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Articles by M.K. Abu Hena
Total Records ( 6 ) for M.K. Abu Hena
  H. Hamli , M.H. Idris , M.K. Abu Hena and S.K. Wong
  The diversity of edible bivalve was conducted from August 2010 to July 2011 covering eight divisions i.e., Kuching, Sarikei, Sibu, Mukah, Bintulu, Miri, Limbang and Lawas of Sarawak, Malaysia. Samples were collected from native market and fishing village during the study period. All edible bivalves inhabit either in brackish or marine environment and comprised 19 species from 10 families namely Meretrix meretrix, M. lyrata, Paphia undulata, Circe scripta, Solen regularies, Solen lamarckii, Pharella acutidens, Amusium pleuronectes, Anadara granosa, Pholas orientalis, Gluconome virens, Placuna placenta, Crassotrea lugubris, Isognomon ephippium, Polymesoda erosa, P. bengalensis, P. expansa, Anadonta woodina and Pilsbryoconcha exilis. The diversity of edible bivalves was found highest in Kuching and Bintulu compared to other divisions studied in Sarawak. The bivalve species at Sarawak could have economic potentiality in terms of protein source, livelihoods of local tribes and economic value. Study suggests that if the high conservation and management of edible bivalve diversity could establish in the coastal and wetland area of Sarawak, a remarkable and vast economic return could achieve.
  I. Johan , M.K. Abu Hena , M.H. Idris and A. Arshad
  The abundance and composition of copepod was carried out in the coastal waters of Bintulu, Sarawak, Malaysia on March 2005. Samples were collected using conical plankton net with the mesh size of 153 μm. Copepod identified comprised of four orders namely, Calanoida, Cyclopoida, Harpacticoida and Poecilostomatoida. A total of 49 species belonging to 26 genera were identified. Nine most abundant species were Paracalanus crassirostris, Paracalanus elegans, Temora stylifera, Temora turbinata, Oncaea venusta, Corycaeus andrewsi, Corycaeus subtilis, Paracalanus parvus and Paracalanus denudatus. The first four species mentioned were the most abundant species and they accounted for over 50% of the total numbers of identified copepods. Copepod species which were rare and low in abundance included Delius nudus, Acrocalanus gracilis, Tortanus forcipatus, Centropages orsini, Corycaeus dahlia, Copilia mirabilis, Labidocera minuta, Microstetella rosea and Cosmocalanus darwini. Cosmocalanus darwini is new record to Malaysian waters. Species richness and diversity tends to increase towards the offshore while abundance increased towards the inshore stations.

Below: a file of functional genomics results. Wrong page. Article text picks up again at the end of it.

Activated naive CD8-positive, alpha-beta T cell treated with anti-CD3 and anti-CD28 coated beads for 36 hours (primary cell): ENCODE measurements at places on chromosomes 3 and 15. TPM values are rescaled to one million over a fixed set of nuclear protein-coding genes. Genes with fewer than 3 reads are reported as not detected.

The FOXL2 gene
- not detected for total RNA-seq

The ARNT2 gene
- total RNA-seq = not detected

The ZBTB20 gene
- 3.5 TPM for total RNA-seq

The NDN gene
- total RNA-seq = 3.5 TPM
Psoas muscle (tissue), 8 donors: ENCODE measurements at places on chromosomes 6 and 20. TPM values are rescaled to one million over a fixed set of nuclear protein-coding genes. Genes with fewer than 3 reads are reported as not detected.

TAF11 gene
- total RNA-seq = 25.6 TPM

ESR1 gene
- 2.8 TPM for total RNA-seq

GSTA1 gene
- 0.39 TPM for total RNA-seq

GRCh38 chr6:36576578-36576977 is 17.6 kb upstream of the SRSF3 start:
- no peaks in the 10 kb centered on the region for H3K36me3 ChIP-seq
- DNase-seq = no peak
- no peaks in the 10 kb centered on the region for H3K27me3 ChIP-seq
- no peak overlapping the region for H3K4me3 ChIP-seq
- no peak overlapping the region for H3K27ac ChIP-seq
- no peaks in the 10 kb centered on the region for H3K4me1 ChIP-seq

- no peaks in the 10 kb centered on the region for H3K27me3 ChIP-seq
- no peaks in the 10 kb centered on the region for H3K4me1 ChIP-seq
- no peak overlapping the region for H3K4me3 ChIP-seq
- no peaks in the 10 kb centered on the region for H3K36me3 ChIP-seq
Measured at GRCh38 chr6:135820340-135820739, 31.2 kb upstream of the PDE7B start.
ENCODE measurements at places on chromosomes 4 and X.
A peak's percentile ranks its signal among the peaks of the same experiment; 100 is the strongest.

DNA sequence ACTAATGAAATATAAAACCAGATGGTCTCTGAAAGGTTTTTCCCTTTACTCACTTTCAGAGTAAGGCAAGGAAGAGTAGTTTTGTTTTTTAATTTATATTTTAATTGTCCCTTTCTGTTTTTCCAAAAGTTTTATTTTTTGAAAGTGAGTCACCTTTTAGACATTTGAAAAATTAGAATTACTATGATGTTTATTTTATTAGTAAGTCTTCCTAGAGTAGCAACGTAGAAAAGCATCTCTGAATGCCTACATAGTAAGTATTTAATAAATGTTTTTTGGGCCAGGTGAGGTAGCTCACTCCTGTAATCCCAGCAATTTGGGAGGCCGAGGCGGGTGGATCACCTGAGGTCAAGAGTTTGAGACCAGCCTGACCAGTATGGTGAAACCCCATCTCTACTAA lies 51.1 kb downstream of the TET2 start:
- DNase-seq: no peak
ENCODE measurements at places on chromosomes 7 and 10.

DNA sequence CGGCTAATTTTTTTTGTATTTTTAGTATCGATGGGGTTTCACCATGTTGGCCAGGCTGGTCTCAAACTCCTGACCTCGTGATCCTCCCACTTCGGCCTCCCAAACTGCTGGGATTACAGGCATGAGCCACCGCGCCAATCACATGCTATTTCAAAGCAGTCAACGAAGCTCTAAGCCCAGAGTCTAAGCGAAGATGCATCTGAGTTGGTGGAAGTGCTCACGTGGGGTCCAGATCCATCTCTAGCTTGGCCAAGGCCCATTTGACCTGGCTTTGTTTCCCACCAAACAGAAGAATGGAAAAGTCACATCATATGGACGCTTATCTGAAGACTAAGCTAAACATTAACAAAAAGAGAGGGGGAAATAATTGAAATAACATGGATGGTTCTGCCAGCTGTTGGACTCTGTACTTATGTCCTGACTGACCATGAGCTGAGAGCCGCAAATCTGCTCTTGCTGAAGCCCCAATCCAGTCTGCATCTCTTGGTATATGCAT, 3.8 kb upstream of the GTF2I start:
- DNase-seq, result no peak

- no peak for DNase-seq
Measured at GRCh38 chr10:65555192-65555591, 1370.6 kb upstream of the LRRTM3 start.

H. Hamli , M.H. Idris , M.K. Abu Hena , S.K. Wong and A. Arshad
  Sarawak comprises of vast areas of wetland which is the habitat of huge number of edible gastropods. Among the wetland faunal composition, the edible gastropod is one of the important sources of animal protein for the local communities. This diversity of edible gastropod was studied from seven Divisions of Sarawak namely Kuching, Sibu, Mukah, Bintulu, Miri, Limbang and Lawas. Samples were collected from the wet market and catches from local fishermen. A total of 21 species representing 11 families and 16 genera of edible gastropods were identified from Sarawak. Cerithidea spp. was represented by three species while both Nerita and Pomacea were made up of three and two species each. Others were each represented by one single species. Six edible gastropod species belonged to the freshwater habitat while seven and eight species were recorded from brackish and marine habitats, respectively. Cerithidea and Pomacea showed wide geography amongst the Division and also highly distributed. Edible gastropods have high market value in the state of Sarawak and contribute significantly to the livelihoods of the certain indigenous communities in the state.
  I. Johan , W.O. Wan Maznah , M. Mashhor , M.K. Abu Hena and S.M.N. Amin